Movie reviews - 2004-07-15

  • 2004-07-15
This week:- Novo- Starsky & Hutch - Spartan

Director: Jean-Pierre Limosin
Graham has short-term and long-term memory loss. He remembers only 10 minutes at a time, and would be totally lost if it wasn't for the little notebook tied around his wrist in which he writes down crucial information about his own life. The setup of this French drama is right down "Memento" street. "Novo" seeks the answer to what defines love and shows how people lie and manipulate to get what they want in the game of love. All this is wrapped up in incredibly pompous gibberish. The film is dreadfully self-absorbed in its mission to show something "real" and "true." The visuals aren't particularly interesting, and the occasional fast-motion sequences don't add anything to the film but just seem like showing-off - something that can be said about the film in general. **
Julie Vinten

French director Jean-Pierre Limosin presents a pleasant, yet evocative, look at love and lust through the eyes of an innocent man-child named Graham (Eduardo Noriega). He apparently has lost his short-term memory. Though not as confusing, strange or depressing as the highly acclaimed "Memento," "Novo" is a perfect example of professional quality filmmaking. Wonderful camera perspectives, a downright sweet story and an appealing cast round out this film's rough edges. It is the relatively unknown Noriega who ingeniously captures your heart as well as attention with his openly sincere performance. The handsome charmer treats his identity as a costume for his character to wear. Noriega happens to be one of the most popular actors in his native Spain, and the sensuously lovely Anna Mouglalis holds her own against the charismatic Spaniard. *****
Laimons Juris G

Starsky & Hutch
Director: Todd Phillips
All in all "Starsky & Hutch" is an entertaining movie, but this big-screen adaptation of the 1970s TV-series could have been a lot funnier. Owen Wilson and Ben Stiller always make a charming screen-couple, but the movie doesn't try hard enough, especially with the jokes and the comic timing. It just expects the old Wilson/Stiller-magic to do the job and carry the entire film. Bad perms and fake moustaches are aplenty, but it's always easier to dress funny than it is to come up with new, memorable gags and jokes, and here the movie falls short. However, it has its fair share of hilarious moments, most of them superbly delivered by Will Ferrell as the wacky inmate with a dragon-fetish. Though a little disappointing, there is above-average fun to be had with this movie. ***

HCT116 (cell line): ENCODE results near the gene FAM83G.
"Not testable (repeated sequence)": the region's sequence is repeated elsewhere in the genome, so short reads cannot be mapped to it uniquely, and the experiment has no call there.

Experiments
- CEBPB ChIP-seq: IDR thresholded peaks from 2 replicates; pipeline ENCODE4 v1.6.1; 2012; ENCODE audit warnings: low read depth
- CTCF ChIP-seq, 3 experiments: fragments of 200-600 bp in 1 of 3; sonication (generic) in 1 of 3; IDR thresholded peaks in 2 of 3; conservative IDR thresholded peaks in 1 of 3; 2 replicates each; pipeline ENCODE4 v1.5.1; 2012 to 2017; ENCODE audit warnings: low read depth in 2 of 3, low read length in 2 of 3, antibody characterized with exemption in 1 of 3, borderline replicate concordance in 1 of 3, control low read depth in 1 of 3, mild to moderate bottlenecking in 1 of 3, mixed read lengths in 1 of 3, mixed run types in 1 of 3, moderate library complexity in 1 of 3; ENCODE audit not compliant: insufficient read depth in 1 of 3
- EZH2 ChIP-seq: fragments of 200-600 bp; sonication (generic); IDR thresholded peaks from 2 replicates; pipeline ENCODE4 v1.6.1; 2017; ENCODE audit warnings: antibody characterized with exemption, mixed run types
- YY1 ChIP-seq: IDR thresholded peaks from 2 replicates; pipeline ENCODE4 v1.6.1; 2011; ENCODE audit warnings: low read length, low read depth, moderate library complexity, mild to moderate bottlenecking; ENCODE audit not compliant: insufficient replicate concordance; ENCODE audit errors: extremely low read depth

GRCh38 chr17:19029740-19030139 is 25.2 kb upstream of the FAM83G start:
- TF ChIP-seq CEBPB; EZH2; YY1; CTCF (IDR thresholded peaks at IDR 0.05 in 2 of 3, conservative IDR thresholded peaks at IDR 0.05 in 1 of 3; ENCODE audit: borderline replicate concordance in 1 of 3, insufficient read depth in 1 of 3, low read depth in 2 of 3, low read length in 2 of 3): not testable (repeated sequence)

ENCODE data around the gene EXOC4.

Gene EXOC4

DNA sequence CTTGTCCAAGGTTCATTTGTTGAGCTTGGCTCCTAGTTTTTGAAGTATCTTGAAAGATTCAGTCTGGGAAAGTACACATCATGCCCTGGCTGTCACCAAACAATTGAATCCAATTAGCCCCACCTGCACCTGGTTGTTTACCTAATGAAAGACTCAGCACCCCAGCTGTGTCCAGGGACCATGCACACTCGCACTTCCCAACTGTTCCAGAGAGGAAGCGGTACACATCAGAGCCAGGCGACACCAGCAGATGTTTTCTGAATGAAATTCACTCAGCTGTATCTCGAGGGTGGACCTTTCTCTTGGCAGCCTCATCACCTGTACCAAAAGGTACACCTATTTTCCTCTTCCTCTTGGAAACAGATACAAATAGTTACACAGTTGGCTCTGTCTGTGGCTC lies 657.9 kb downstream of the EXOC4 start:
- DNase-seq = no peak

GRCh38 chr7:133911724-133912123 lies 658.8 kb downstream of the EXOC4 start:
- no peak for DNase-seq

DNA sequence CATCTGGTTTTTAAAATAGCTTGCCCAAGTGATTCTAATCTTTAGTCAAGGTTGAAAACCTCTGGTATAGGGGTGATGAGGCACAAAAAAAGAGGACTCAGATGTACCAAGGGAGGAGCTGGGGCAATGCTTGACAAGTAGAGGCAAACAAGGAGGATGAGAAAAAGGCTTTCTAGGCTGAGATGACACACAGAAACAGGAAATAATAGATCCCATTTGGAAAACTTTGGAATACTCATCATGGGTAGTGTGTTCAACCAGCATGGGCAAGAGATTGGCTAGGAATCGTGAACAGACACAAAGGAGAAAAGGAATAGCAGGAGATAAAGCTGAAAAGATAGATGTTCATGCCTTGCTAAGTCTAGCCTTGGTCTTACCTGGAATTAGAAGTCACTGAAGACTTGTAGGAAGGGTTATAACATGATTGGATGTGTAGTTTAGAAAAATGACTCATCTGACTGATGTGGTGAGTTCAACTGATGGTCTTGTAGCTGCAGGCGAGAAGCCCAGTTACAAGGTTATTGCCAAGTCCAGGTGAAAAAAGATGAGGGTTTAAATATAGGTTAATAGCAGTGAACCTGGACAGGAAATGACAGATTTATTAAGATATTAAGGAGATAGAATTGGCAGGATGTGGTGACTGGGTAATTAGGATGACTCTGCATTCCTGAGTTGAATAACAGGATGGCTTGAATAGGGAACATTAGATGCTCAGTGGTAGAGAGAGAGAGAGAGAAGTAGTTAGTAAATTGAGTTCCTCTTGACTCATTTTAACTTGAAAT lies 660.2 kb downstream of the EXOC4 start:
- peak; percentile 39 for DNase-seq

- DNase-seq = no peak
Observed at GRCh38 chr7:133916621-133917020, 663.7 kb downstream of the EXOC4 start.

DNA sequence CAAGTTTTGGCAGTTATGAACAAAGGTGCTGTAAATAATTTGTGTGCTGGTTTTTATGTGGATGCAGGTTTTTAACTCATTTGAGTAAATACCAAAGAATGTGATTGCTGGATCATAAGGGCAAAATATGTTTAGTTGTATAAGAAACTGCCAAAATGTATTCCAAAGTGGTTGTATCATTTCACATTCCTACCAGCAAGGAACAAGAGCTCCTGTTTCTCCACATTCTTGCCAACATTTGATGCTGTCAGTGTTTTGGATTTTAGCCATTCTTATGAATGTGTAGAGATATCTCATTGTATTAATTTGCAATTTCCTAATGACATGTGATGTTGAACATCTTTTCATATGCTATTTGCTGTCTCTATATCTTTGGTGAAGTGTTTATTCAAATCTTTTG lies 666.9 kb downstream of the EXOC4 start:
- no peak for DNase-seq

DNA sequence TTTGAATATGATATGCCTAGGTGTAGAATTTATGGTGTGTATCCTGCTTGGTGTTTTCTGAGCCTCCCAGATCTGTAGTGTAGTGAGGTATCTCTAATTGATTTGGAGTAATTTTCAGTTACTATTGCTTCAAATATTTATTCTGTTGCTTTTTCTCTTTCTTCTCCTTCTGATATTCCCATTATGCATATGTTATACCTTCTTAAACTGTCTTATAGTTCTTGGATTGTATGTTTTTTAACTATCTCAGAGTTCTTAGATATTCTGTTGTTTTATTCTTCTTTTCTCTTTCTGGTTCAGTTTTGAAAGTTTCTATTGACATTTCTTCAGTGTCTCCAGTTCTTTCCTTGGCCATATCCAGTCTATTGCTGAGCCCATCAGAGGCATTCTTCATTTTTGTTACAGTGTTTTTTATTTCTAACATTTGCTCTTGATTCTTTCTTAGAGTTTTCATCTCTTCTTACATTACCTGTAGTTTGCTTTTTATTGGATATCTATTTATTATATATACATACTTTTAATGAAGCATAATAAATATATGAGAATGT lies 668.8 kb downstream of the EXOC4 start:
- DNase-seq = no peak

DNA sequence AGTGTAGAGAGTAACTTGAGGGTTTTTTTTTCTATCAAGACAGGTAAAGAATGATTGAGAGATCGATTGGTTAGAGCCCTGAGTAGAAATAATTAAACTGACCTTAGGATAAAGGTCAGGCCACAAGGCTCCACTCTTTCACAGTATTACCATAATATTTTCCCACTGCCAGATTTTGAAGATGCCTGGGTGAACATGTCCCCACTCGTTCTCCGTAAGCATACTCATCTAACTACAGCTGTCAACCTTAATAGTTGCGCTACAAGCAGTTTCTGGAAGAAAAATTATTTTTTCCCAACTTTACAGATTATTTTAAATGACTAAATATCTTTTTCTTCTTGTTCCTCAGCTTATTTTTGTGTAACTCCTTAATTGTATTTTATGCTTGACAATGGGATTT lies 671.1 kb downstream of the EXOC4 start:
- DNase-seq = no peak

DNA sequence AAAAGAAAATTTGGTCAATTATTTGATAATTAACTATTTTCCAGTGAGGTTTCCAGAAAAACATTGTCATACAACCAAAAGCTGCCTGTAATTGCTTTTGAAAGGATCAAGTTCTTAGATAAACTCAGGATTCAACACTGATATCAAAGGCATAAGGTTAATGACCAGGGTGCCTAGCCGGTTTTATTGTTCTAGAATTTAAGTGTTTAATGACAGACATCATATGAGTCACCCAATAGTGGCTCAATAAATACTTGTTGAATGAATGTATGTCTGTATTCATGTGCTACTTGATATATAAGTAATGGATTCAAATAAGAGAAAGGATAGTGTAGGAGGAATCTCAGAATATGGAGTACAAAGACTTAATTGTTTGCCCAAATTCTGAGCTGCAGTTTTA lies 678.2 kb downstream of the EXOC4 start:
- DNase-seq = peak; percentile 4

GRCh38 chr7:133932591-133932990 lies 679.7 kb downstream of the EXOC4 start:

Julie Vinten

Along comes another remake resurrected from a 1970s television series. First it was "Charlie's Angels," then "S.W.A.T" and now the original super cops. After viewing the trailer, this reviewer was actually looking forward to a few laughs, some fun and being entertained. Unfortunately, this dimwitted flick fails to deliver anything resembling a comedy. Bordering on the moronic, stupidity rules in every idiotic syllable uttered. Ben Stiller (Starsky) on occasion can be funny, though Owen Wilson (Hutch) only provides proof that he can't act at all. The original TV show was not about being silly or dumb. That's where this movie goes wrong, coming across as infantile antics by some grossly overpaid players. Now all we have to look forward to are remakes of "The Rookies" and "Police Woman." *
Laimons Juris G

Director: David Mamet
Writer/director David Mamet has made a well-constructed political thriller with substance, brains and bite that doesn't dumb itself down to fit the average Hollywood audience. "Spartan" is constantly a step ahead of the viewer, who has to follow everything closely, or the movie will leave him behind. No wonder the movie had a very limited U.S. release. It's simply too sophisticated, as well as being a scathing critique of the American political system. Mamet, who wrote "Glengarry Glen Ross" and "Wag the Dog," has always been a more brilliant scriptwriter than director, and with "Spartan," he has certainly hit the mark. It's simply a treat just to listen to Mamet's dialogue. He is one of the best dialogue-writers there is, throwing the words straight at the audience with power and precision. ****
Julie Vinten

"Spartan" takes off at a running pace, full of twists and turns to keep you interested in its suspense-fueled purpose. Every little moment has a meaning all its own. Above everything else, writer and director David Mamet forces you to listen and to observe with total concentration. The familiar terse and clip Mamet-speak is more obvious than usual but works well here. In the lead role Val Kilmer is simply ideal as a cold-hearted special-operations secret agent. A guy who believes his instincts are more honest than his thoughts. Always the consummate actor, Kilmer has portrayed a variety of well-known personalities beginning with Billy the Kid and Jim Morrison to Batman and John Holmes. A superb supporting cast backs up the plot no matter how preposterous it gets. *** 1/2
Laimons Juris G